A species of crow native to islands east of Australia has long wowed scientists with its intelligence, and now it has shown it can solve at least one puzzle as well as the average 7-year-old child, scientists reported recently.

Like other research on the cognitive abilities of nonhuman animals, the study sheds light on the evolution of intelligence and whether disparate cognitive capacities develop in lockstep or at radically different rates between species. The results suggest that an understanding of cause and effect evolved fairly early.

By studying the cognitive abilities of other animals, “we can assess the factors which may have led to the evolution of different cognitive mechanisms, in particular the flexible problem solving, or intelligence, that we find in certain groups in the animal kingdom,” said biologist Sarah Jelbert of the University of Auckland. “Understanding this could in turn help us to piece together the evolution of cognition in our own species.”

For the new study, published in the scientific journal PLOS ONE, scientists captured six New Caledonian crows (Corvus moneduloides) from Grande-Terre, part of the archipelago of New Caledonia.

This species is the only nonprimate that makes tools in the wild. The birds break off twigs and trim them, and tear off barbed leaves to use as hooks to dig for insects. In the lab, they have bent wires to retrieve out-of-reach food.

The scientists challenged the crows with a task inspired by an ancient Greek fable by Aesop known as the “Crow and the Pitcher,” in which a thirsty crow confronts a pitcher whose water level is too low for it to reach and so drops in stones to raise the level.

After training the crows to pick up stones, Jelbert and her colleagues challenged them with different Aesopian setups in which cubes of meat attached to corks were in transparent tubes, too deep for the crows’ beaks to reach.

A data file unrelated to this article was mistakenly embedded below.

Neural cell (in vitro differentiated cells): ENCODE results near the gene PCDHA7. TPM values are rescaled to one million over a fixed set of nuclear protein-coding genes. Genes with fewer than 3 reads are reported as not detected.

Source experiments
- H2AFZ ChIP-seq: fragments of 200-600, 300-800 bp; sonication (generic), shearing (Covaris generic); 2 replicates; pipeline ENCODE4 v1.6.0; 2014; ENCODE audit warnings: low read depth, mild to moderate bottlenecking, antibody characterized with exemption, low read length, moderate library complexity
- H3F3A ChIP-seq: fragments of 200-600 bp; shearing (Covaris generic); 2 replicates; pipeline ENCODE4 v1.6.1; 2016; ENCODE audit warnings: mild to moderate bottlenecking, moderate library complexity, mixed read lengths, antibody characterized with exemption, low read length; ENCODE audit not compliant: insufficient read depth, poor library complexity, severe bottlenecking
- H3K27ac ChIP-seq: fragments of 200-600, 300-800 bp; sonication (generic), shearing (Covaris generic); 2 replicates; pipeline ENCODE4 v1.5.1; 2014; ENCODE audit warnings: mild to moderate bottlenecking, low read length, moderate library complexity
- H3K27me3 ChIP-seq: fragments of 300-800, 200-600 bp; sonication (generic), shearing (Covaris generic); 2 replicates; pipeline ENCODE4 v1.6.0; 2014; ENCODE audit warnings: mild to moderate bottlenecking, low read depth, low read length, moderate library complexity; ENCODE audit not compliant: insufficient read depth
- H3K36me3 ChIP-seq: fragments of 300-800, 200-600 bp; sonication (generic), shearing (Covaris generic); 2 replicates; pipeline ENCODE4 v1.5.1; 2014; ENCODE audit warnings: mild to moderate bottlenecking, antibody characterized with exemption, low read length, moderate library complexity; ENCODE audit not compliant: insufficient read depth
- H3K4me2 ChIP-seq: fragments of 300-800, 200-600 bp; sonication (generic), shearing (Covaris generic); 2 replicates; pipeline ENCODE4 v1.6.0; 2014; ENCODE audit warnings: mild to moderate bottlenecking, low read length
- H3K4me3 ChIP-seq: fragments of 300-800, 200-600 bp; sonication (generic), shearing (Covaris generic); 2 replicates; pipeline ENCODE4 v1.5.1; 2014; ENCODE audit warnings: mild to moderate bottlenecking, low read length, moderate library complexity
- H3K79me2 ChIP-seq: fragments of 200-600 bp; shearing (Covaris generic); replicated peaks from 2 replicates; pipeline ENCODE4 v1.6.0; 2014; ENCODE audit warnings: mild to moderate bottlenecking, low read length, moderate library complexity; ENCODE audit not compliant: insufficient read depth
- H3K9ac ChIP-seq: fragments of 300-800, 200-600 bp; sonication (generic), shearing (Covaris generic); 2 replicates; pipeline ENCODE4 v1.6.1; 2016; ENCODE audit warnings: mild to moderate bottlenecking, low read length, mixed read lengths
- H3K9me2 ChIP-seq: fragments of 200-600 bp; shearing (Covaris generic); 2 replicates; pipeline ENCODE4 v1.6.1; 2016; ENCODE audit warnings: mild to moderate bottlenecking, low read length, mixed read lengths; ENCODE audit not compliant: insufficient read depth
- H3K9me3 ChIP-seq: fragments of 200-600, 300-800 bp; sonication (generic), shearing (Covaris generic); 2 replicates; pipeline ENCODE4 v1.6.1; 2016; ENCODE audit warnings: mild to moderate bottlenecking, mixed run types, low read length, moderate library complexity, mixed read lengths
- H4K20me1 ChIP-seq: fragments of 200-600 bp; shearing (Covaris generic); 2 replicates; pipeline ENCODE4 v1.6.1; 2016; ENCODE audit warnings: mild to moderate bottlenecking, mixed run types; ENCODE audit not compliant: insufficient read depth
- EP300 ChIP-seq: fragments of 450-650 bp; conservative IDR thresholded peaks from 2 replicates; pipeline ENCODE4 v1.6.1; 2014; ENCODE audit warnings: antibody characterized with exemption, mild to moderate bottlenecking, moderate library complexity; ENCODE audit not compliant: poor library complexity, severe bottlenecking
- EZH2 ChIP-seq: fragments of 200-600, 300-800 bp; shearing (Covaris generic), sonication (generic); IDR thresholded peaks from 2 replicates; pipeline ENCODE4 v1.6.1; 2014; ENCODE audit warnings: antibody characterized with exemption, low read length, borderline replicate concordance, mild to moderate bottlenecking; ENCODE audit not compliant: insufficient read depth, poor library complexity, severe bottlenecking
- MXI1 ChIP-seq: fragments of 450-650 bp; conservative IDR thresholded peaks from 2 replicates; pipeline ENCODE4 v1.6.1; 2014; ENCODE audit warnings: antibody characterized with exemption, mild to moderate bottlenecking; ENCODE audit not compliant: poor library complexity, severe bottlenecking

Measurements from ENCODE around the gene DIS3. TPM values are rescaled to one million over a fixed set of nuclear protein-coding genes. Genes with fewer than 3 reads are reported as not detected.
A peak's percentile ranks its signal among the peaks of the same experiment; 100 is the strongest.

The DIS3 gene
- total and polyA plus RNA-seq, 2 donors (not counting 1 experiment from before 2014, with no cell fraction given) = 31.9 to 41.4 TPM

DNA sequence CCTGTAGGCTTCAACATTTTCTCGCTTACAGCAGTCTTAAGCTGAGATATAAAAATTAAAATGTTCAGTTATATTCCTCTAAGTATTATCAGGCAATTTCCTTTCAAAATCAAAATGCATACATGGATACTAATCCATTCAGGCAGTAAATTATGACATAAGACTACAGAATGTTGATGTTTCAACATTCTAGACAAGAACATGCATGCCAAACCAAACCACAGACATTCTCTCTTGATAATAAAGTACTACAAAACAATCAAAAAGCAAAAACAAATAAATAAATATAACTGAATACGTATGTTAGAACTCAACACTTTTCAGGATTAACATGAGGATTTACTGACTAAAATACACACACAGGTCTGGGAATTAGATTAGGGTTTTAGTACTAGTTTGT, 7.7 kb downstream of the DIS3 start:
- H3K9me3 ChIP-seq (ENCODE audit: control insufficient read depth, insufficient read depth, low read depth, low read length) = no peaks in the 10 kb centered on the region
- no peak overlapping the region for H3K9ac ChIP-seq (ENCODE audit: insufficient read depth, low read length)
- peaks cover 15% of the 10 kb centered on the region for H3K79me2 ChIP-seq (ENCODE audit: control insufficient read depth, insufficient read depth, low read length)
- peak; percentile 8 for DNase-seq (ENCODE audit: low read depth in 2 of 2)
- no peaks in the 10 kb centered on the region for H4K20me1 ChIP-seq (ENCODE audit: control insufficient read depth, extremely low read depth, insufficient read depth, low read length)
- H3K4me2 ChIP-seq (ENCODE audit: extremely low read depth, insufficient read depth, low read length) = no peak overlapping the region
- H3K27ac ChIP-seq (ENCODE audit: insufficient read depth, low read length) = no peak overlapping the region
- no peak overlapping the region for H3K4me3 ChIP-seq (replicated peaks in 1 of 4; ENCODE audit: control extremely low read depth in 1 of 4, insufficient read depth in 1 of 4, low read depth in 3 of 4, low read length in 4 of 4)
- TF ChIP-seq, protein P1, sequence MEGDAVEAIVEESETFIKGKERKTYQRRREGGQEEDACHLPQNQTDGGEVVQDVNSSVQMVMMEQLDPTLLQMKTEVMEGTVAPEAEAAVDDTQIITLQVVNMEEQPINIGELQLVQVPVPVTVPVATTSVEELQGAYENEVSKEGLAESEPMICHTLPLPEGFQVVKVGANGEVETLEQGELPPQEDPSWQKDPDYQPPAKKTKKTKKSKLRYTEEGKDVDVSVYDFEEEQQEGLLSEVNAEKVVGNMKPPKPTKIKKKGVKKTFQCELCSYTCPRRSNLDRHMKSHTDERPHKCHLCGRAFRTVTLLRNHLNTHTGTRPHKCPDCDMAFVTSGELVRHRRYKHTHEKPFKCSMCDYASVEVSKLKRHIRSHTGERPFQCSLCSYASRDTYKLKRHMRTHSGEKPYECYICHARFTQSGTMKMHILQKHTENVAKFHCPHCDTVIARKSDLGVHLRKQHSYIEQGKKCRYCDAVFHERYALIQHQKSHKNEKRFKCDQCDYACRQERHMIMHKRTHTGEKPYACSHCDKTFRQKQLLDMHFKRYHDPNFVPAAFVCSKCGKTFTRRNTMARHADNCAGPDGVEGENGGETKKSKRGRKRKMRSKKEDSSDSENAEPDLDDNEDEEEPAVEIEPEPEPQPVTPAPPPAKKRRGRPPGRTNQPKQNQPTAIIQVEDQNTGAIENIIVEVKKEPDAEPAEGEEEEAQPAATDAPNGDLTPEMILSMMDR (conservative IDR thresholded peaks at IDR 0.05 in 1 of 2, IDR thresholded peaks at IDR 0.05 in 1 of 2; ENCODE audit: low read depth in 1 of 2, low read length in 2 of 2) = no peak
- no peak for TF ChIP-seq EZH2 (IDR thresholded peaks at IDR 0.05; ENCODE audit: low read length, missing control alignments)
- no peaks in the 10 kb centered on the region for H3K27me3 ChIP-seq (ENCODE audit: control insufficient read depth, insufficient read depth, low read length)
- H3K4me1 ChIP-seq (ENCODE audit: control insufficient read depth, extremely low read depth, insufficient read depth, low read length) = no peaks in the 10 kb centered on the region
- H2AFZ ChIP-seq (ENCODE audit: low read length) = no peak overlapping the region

The birds shined. Presented with two tubes, one partially filled with sand and the other partially filled with water, the crows wasted little effort dropping stones into the sand. Instead, 76 percent of their tries were on the water-filled tube.

Given a choice of dropping rubber (which sinks) or polystyrene (which floats) as well as hollow or solid objects into water-filled tubes, the crows opted for the water-raising rubber and solid objects on nearly 90 percent of their tries.

Presented with narrow and wide tubes with water at equal heights, however, they opted to drop water-raising objects into the wide tube much more often — a less efficient though ultimately effective strategy. It took seven deposits to get the meat from the wide tube but two for the narrow tube.

In their understanding of physics — how objects displace water — the crows were comparable to children aged 5-7 years old, the researchers said.

In particular, the crows seemed to understand the different effects of hollow and solid objects, the first time a study had shown that.

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